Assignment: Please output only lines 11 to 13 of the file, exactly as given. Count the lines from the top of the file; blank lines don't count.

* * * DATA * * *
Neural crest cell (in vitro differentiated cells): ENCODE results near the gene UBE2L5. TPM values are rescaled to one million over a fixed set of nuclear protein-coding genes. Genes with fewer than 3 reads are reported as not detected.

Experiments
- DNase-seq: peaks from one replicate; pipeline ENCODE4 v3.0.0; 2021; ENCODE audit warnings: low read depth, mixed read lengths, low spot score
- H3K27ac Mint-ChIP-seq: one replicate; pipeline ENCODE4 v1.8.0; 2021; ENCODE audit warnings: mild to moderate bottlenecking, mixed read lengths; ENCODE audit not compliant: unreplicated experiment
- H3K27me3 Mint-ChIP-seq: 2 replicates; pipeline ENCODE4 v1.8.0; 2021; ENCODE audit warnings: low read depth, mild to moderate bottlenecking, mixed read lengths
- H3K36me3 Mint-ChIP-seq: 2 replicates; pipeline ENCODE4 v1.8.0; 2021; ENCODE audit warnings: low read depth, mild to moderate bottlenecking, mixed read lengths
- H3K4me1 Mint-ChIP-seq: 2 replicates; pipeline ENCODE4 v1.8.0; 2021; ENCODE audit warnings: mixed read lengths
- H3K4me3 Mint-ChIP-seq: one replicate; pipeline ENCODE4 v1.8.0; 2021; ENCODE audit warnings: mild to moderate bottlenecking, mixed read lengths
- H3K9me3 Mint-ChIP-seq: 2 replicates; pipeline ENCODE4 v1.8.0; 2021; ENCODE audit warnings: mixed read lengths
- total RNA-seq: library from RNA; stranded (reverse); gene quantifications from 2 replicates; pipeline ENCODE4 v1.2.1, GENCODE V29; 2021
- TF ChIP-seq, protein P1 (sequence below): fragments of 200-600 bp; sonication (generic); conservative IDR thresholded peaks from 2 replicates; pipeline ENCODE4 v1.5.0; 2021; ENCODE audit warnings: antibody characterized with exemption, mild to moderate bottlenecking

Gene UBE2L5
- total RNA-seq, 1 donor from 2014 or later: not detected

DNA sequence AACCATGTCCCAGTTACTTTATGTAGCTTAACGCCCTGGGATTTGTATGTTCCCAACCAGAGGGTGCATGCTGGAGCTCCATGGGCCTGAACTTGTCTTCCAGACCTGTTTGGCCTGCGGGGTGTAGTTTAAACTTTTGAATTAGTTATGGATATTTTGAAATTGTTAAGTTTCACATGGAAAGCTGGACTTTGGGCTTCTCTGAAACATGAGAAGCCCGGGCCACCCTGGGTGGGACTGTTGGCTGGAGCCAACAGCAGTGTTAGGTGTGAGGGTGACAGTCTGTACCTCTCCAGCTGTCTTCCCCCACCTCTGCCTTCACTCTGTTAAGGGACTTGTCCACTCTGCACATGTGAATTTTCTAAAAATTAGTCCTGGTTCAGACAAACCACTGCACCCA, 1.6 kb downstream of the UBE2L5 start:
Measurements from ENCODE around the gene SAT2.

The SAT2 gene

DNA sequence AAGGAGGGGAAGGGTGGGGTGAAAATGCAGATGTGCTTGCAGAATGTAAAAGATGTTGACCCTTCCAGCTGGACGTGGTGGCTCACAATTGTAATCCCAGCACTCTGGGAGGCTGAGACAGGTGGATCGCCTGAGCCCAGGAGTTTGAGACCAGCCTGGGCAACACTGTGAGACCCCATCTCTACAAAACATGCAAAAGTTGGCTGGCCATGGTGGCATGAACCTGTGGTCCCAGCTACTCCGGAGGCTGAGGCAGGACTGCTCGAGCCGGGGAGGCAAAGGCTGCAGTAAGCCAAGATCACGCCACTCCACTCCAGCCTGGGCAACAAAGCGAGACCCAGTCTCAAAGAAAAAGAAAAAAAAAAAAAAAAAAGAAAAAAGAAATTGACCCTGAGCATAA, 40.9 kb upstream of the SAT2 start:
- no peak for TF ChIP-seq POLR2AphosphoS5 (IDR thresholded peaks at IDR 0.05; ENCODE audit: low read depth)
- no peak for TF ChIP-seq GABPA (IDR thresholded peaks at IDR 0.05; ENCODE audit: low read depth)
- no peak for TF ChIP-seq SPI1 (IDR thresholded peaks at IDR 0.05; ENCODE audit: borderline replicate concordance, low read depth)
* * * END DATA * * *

- TF ChIP-seq, protein P1 (sequence below): fragments of 200-600 bp; sonication (generic); conservative IDR thresholded peaks from 2 replicates; pipeline ENCODE4 v1.5.0; 2021; ENCODE audit warnings: antibody characterized with exemption, mild to moderate bottlenecking

Gene UBE2L5
- total RNA-seq, 1 donor from 2014 or later: not detected